From service to science: NIH shifts focus of mentoring network aimed at boosting grantee diversity

By Jeffrey Mervis

Christine Pfund (left) leads the the National Research Mentoring Network’s coordination center. TODD BROWN/UNIVERSITY OF WISCONSIN, MADISON

As co-director of graduate affairs at the University of Chicago, Nancy Schwartz spent the past 4 years helping faculty members at 15 major research universities become better mentors. The project was supported by the National Research Mentoring Network (NRMN), a $23 million effort that the National Institutes of Health launched after discovering an embarrassing racial gap in who gets NIH grants.

Begun in 2014, NRMN was designed to scale up successful mentoring practices in the biomedical sciences. NIH officials hoped its efforts would boost the fortunes of minority applicants. But last summer, when NIH renewed the network for another 5 years, officials decided to spend most of the money on the science of mentoring, that is, testing different approaches to mentoring with a small, carefully chosen population. Barely 10% of NIH’s $50 million investment in phase two of NRMN is going to the type of services, including an online portal that provides one-stop shopping for a cornucopia of mentoring activities, that characterized first phase.

Schwartz’s project is a casualty of that shift in emphasis from service to research. And she is one of several researchers familiar with NRMN who wonder whether something will be lost as NIH remakes the program. “What’s wrong with more service?” she wonders. “Or at least a mix of both approaches?’”

Using what we know

NIH’s decision to refocus NRMN comes as the role of mentoring in training scientists is attracting greater attention from researchers. In fall 2019, a panel assembled by the National Academies of Sciences, Engineering, and Medicine (NASEM) released a major report that makes the case for mentorship as a worthy field of study and describes several areas where more research is needed. “Despite its important place in academic scientific culture, mentoring rarely receives the focused attention, evaluation, and recognition of other aspects of professional development such as teaching and research,” it declares.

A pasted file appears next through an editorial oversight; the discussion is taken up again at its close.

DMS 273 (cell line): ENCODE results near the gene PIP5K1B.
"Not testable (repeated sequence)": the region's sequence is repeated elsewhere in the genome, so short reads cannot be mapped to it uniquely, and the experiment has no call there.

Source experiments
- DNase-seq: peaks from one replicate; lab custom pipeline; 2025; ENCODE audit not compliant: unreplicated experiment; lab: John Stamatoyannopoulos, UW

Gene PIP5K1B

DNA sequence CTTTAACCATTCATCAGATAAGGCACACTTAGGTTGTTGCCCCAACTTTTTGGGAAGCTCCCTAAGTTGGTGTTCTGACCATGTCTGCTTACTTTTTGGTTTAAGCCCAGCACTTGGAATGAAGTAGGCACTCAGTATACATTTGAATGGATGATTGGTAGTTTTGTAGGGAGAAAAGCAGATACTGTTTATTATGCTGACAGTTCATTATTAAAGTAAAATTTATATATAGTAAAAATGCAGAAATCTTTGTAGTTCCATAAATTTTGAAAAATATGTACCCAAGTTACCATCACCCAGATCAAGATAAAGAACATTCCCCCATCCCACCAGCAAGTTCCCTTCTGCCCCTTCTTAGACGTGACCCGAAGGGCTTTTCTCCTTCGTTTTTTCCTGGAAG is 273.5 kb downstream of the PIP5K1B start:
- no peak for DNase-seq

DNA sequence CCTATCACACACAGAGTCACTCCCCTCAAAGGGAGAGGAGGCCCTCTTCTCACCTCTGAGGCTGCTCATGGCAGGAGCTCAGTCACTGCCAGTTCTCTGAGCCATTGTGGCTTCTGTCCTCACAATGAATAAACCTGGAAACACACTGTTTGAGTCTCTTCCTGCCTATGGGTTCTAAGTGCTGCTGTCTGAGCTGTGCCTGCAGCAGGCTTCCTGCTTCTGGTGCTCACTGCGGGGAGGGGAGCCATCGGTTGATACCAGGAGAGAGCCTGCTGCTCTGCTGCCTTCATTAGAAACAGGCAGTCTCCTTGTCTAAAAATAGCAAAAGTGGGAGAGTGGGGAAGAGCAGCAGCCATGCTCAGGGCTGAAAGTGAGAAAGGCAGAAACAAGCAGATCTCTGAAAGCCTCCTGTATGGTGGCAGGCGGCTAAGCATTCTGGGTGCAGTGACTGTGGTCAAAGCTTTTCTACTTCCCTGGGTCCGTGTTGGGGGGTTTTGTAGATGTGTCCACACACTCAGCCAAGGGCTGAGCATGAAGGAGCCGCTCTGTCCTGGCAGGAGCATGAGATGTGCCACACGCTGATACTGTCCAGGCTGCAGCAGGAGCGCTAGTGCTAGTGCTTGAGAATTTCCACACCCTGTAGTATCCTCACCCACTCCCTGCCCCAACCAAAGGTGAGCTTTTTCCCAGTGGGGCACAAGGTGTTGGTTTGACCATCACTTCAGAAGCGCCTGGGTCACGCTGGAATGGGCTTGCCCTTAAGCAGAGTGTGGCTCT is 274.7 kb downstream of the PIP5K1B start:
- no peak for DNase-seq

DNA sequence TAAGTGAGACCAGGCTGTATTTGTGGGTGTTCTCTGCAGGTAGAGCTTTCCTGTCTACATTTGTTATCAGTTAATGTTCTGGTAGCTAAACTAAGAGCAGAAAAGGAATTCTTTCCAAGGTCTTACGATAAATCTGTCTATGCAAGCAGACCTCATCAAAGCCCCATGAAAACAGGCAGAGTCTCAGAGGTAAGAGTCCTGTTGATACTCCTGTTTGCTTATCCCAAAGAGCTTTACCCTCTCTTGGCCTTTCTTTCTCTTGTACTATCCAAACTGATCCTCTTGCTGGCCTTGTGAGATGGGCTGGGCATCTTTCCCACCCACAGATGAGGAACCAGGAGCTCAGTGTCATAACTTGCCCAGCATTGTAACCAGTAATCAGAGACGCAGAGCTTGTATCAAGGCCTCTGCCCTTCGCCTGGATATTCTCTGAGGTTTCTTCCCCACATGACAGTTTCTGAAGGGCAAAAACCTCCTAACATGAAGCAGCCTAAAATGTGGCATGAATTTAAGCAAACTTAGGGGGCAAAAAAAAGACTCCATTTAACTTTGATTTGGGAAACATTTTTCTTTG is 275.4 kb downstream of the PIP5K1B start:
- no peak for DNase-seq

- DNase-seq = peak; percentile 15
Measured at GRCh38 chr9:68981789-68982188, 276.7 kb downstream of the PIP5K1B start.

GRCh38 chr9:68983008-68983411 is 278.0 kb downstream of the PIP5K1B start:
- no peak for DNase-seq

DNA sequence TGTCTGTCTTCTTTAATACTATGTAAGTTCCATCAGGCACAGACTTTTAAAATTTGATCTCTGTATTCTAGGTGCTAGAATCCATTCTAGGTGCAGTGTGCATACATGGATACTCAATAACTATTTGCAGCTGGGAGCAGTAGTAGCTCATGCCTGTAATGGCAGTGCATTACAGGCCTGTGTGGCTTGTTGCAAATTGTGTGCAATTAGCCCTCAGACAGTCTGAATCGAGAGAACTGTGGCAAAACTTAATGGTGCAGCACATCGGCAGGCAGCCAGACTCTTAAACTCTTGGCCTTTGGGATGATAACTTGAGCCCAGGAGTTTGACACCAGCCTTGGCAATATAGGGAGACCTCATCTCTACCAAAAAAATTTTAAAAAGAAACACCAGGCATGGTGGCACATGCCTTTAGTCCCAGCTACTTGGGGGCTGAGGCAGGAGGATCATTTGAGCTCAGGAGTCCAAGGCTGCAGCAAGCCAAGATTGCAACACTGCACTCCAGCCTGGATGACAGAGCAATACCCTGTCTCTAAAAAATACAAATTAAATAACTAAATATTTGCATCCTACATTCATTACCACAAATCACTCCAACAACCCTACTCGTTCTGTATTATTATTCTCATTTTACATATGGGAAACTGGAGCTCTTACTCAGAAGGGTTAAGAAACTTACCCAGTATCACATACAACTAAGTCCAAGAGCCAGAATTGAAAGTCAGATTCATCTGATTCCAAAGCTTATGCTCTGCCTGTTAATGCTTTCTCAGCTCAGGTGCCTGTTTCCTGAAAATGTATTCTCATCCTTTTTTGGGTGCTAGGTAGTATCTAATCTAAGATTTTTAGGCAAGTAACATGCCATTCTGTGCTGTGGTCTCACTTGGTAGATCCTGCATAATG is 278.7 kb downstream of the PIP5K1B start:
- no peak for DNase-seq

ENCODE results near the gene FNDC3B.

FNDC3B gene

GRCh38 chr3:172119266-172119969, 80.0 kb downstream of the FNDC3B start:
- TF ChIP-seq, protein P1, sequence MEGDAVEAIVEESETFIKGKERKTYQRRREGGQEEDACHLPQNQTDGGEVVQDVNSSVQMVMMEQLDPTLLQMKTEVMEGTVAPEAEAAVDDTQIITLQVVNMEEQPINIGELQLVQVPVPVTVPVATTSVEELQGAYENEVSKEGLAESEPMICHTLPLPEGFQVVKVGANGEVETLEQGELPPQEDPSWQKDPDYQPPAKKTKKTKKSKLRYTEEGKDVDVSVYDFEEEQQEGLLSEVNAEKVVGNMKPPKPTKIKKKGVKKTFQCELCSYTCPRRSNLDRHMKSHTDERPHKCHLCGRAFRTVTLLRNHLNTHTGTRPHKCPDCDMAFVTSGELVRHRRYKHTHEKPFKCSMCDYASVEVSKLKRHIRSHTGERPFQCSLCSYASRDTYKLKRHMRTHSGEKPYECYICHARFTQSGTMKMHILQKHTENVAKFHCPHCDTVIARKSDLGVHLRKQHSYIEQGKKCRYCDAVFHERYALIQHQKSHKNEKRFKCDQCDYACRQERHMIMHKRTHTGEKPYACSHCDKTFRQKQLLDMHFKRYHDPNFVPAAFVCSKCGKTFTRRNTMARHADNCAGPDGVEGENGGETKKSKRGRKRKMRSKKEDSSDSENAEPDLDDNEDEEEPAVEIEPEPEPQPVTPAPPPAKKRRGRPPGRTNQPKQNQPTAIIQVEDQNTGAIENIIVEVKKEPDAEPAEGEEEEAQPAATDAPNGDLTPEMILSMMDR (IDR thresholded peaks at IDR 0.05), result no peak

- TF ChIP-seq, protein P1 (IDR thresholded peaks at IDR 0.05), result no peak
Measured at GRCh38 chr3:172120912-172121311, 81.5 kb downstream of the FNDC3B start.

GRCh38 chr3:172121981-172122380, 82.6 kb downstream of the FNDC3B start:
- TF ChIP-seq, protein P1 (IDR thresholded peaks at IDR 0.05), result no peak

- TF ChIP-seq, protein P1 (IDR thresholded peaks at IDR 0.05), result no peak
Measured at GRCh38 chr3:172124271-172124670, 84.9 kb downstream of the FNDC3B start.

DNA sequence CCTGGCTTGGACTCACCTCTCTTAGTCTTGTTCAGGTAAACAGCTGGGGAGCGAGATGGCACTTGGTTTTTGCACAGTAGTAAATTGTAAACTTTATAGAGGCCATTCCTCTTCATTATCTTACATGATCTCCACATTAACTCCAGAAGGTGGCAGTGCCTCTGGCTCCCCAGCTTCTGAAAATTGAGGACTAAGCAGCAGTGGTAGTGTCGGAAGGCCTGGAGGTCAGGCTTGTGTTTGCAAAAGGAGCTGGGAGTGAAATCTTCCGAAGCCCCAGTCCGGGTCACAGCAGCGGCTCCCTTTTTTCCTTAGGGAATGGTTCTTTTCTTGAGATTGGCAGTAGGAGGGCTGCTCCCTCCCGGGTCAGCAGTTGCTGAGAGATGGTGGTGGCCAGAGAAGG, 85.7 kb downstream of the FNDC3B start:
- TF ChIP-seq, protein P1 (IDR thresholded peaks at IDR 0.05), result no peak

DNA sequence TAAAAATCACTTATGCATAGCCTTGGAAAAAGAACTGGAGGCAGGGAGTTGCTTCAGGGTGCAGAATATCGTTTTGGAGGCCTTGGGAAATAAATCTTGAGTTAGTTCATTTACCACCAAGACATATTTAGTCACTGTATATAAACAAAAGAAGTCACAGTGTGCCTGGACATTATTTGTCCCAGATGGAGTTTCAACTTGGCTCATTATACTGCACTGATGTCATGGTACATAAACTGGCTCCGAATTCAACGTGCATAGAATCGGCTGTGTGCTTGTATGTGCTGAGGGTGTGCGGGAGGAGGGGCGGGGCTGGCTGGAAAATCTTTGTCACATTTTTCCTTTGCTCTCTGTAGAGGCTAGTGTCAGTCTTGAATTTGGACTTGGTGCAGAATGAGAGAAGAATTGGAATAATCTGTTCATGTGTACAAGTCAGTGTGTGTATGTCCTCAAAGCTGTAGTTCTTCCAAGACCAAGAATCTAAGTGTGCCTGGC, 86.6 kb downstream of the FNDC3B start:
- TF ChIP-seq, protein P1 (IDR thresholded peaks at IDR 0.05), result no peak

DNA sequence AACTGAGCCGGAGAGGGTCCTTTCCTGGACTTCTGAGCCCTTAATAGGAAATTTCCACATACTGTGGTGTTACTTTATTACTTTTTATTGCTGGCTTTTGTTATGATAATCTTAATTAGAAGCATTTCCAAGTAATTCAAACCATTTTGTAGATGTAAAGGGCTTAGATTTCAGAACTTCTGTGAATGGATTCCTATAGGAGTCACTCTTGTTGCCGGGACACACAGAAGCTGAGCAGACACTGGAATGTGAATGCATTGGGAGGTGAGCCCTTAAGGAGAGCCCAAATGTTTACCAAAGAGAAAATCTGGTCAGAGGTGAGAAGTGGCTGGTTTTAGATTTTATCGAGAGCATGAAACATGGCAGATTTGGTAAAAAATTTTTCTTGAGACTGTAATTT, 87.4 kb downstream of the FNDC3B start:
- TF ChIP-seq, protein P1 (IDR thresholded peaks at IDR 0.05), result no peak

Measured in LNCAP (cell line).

That lack of attention is what drove NIH to pour $39 million into 11 studies of mentoring as part of NRMN’s second phase, says Hannah Valantine, NIH’s chief officer for scientific workforce diversity. An additional $5.5 million will go to a center to coordinate those studies, and the remaining $5.5 million to what is now called the NRMN resource center.

Valantine says the research projects should help NIH understand why a particular approach works. “In phase one we did very important work with mentoring and coaching workshops and they look as if they are working well,” Valantine says. “But because those activities didn’t include a randomized control trial, we don’t know if there was selection bias. We don’t want to continue spending resources on an activity if there isn’t evidence that it is working really well.”

At the same time, the authors of the NASEM study urged their colleagues not to wait for more data before making changes in how students, including those from groups underrepresented in science, are trained for academic careers in biomedical research.

“A growing body of evidence exists about how to create and sustain successful and inclusive mentoring relationships,” says Angela Byars-Winston, a professor of medicine at the University of Wisconsin (UW), Madison, and chair of the committee that wrote the report. “We hope our report can catalyze [the] use of that evidence.”

 
Jamboor Vishwanatha runs the National Research Mentoring Network resource center. ALEXIS SHORT/NATIONAL RESEARCH MENTORING NETWORK RESOURCE CENTER

Putting mentoring on the map

For 5 years, NRMN has been a mechanism to do exactly that. Nearly 15,000 people have registered through its online portal. For some students, it’s the first step toward a guided virtual mentoring experience with a faculty member who matches their interests. Thousands more have taken advantage of other types of NRMN-arranged professional development. Postdocs and early-career scientists have learned how to write better grant proposals, faculty members have improved their mentoring skills, and an elite group has been trained to share knowledge with colleagues.

The scientists involved in phase one of NRMN have also worked hard to disseminate their results so that others can put them to use. A string of publications by NRMN investigators “offer interesting evidence on what works and doesn’t work in trying to scale mentoring to a national audience,” says Christine Pfund, a UW Madison developmental biologist.